Moved by their plight and determination, the Swamiji gave them four sanctified tablets and told them, “Each one of you takes a tablet and travel towards the Himalayas. Stop where the tablet slips out of your hand and look at that spot for treasures. Dig the treasures out and bring them back home and be happy.”
They began their journey and after some days of travel, the tablet dropped from the hand of one of the four Brahmins. They stopped there and after digging the earth, they found plenty of copper. The first Brahmin told the others that all of them could mine as much copper as they could and take it home. The others said, “What is there in copper. Let’s go ahead.” The first Brahmin said they could go if they wanted but he would go home taking all the copper he could carry.
The other three continued their journey till a tablet dropped to the ground from the hand of one of the three. They dug there and found plenty of silver. The second Brahmin suggested that they should be happy with the silver they found and go home. The other two said he could take all the silver if he wanted. They would, however, continue their search for gold. The second Brahmin, happy with what he had found, took silver and went home.
Now, the remaining two Brahmins trekked some more distance until a third tablet dropped. The two dug there and found gold. The third man said that gold was better than copper and silver and they must now go back because there was nothing more precious than gold. The fourth Brahmin did not agree and replied that he would continue his search. The third man took the gold and went home.
It was now the turn of the fourth man. He was now tired and thirsty, and on top of it he had lost his way and began wandering aimlessly. Then he saw a man completely soaked in blood and a wheel whirring over his head like a halo. The Brahmin went near him and asked, “Sir, who are you and what is this wheel over your head? Can you show me a place where water is available?” As he finished his questions, the wheel shifted from the stranger’s head and came over the Brahmin’s head.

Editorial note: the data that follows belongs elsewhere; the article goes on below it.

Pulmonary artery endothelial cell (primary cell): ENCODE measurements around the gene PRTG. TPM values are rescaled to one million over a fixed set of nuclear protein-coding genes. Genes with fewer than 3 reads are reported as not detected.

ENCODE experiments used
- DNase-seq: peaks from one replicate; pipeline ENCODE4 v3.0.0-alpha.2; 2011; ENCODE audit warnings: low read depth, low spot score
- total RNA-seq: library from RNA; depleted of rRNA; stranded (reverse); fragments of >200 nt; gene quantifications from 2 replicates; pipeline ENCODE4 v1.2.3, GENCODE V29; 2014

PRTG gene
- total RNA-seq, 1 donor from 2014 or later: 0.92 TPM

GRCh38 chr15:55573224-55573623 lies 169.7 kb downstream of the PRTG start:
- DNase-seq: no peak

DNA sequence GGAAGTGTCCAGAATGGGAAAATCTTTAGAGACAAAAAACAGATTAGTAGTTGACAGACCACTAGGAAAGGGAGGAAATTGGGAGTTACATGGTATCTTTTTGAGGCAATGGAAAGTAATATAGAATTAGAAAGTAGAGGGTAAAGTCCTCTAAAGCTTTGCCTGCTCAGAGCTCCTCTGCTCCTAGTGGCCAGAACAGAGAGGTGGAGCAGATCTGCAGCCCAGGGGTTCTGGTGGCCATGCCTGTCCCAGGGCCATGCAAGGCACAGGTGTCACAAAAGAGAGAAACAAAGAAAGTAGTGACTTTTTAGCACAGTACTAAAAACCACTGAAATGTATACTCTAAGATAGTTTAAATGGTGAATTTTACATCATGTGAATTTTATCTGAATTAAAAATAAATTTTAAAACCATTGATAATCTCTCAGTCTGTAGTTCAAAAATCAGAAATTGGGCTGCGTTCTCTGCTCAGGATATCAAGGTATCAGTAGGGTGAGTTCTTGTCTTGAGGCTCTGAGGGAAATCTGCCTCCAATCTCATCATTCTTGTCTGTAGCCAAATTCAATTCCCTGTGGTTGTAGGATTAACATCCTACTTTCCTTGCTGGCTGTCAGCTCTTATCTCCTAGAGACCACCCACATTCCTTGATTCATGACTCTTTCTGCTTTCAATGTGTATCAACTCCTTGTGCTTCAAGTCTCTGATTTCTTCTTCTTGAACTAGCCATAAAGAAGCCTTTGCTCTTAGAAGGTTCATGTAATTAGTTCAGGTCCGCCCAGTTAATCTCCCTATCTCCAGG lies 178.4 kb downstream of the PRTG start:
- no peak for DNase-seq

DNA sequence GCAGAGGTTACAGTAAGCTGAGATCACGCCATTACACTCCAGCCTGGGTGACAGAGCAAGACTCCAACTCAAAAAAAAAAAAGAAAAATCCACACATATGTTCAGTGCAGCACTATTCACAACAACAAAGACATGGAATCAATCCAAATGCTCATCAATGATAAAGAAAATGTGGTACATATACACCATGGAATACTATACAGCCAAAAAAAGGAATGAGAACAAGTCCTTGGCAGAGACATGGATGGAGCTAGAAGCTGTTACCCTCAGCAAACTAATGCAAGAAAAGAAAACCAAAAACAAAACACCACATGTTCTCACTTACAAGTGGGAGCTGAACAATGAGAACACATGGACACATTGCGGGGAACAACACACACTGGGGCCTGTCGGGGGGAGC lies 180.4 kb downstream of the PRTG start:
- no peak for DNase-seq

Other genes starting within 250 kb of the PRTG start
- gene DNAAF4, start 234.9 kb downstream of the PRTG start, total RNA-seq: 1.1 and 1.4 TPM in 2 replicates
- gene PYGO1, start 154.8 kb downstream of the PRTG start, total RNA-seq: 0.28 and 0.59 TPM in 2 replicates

Then followed a dialogue:
“What is this wheel which has come over my head,” asked the Brahmin.
“I have no idea. It tormented me as it is doing to you now,” the stranger said.
“At least tell me how I can get rid of it. It is so painful.”
“If any person like you with a tablet comes here and talks to you, the wheel will shift on to his head.”
“How long have you been bearing this hurt,” asked the Brahmin.
“I have no idea. But I think it was in the reign of Lord Rama,” said the stranger.
“Who gave you food and water?”
“This place is where Kubera has stored all his wealth. Those who trespass on this area will have no thirst or hunger but a lot of pain inflicted by this wheel. Only such persons who have a magic tablet like you had can come here,” said the stranger and took leave of the Brahmin.
When the last Brahmin, whose name was Chakradhara, did not return, his friend Suvarnasiddhi went back following the trail left by his friend and found him bleeding and in great pain with a wheel over his head. He asked him how he got into that plight. Chakradhara told him what had happened so far.
Suvarnasiddhi then said, “I told you in many ways not to be greedy. You did not heed my word. You are learned but not wise. Wisdom is always superior to learning. Foolish people perish like the Brahmin boys who brought the lion to life.”
“How is that?” asked Chakradhara.